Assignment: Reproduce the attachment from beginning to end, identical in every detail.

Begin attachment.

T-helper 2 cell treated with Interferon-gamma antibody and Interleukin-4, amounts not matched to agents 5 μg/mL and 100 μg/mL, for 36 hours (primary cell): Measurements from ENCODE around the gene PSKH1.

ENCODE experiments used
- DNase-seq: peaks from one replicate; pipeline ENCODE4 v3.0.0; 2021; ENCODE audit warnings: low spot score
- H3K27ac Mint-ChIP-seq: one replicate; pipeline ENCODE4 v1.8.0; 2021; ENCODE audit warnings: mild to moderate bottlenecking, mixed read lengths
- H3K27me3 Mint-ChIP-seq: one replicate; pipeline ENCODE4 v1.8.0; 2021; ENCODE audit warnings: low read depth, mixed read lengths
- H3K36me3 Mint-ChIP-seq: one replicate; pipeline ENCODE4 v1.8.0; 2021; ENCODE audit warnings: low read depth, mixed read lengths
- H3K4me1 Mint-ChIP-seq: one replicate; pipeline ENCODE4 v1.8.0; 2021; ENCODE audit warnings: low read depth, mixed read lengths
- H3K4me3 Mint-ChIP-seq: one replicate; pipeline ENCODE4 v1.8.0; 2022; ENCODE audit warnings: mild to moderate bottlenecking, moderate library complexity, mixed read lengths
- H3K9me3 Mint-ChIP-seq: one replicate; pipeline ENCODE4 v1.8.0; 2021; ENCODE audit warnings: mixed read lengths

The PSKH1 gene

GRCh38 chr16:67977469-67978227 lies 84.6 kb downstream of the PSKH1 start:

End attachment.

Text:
T-helper 2 cell treated with Interferon-gamma antibody and Interleukin-4, amounts not matched to agents 5 μg/mL and 100 μg/mL, for 36 hours (primary cell): Measurements from ENCODE around the gene PSKH1.

ENCODE experiments used
- DNase-seq: peaks from one replicate; pipeline ENCODE4 v3.0.0; 2021; ENCODE audit warnings: low spot score
- H3K27ac Mint-ChIP-seq: one replicate; pipeline ENCODE4 v1.8.0; 2021; ENCODE audit warnings: mild to moderate bottlenecking, mixed read lengths
- H3K27me3 Mint-ChIP-seq: one replicate; pipeline ENCODE4 v1.8.0; 2021; ENCODE audit warnings: low read depth, mixed read lengths
- H3K36me3 Mint-ChIP-seq: one replicate; pipeline ENCODE4 v1.8.0; 2021; ENCODE audit warnings: low read depth, mixed read lengths
- H3K4me1 Mint-ChIP-seq: one replicate; pipeline ENCODE4 v1.8.0; 2021; ENCODE audit warnings: low read depth, mixed read lengths
- H3K4me3 Mint-ChIP-seq: one replicate; pipeline ENCODE4 v1.8.0; 2022; ENCODE audit warnings: mild to moderate bottlenecking, moderate library complexity, mixed read lengths
- H3K9me3 Mint-ChIP-seq: one replicate; pipeline ENCODE4 v1.8.0; 2021; ENCODE audit warnings: mixed read lengths

The PSKH1 gene

GRCh38 chr16:67977469-67978227 lies 84.6 kb downstream of the PSKH1 start: